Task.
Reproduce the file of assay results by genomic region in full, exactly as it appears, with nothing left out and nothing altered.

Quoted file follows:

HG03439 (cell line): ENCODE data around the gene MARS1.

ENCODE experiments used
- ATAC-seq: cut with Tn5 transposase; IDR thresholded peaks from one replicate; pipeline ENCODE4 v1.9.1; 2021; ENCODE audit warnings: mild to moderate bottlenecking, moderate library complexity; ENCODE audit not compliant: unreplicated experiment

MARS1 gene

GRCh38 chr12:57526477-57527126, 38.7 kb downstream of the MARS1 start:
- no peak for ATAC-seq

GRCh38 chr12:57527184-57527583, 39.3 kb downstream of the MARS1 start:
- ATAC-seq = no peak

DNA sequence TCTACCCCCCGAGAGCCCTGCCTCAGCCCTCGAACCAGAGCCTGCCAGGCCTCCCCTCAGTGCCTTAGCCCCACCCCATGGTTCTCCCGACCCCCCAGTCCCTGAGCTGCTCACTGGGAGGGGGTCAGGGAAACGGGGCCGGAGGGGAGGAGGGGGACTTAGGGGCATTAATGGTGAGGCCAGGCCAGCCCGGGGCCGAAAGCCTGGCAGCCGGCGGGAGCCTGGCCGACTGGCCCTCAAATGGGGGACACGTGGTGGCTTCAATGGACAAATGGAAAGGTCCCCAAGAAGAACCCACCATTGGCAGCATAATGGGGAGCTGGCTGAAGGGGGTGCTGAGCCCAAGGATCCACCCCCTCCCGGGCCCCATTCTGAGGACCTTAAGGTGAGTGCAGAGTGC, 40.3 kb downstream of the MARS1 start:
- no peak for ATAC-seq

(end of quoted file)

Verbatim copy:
HG03439 (cell line): ENCODE data around the gene MARS1.

ENCODE experiments used
- ATAC-seq: cut with Tn5 transposase; IDR thresholded peaks from one replicate; pipeline ENCODE4 v1.9.1; 2021; ENCODE audit warnings: mild to moderate bottlenecking, moderate library complexity; ENCODE audit not compliant: unreplicated experiment

MARS1 gene

GRCh38 chr12:57526477-57527126, 38.7 kb downstream of the MARS1 start:
- no peak for ATAC-seq

GRCh38 chr12:57527184-57527583, 39.3 kb downstream of the MARS1 start:
- ATAC-seq = no peak

DNA sequence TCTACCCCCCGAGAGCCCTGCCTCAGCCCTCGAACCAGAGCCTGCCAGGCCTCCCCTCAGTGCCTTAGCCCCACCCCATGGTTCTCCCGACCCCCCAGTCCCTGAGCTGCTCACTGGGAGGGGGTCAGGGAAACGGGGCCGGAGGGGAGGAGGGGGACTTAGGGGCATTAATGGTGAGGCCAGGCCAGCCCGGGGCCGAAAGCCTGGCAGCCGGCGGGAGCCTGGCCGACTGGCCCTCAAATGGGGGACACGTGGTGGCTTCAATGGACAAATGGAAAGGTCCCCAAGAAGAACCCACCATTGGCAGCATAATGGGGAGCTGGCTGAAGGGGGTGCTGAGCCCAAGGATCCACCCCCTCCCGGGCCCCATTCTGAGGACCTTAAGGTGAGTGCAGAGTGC, 40.3 kb downstream of the MARS1 start:
- no peak for ATAC-seq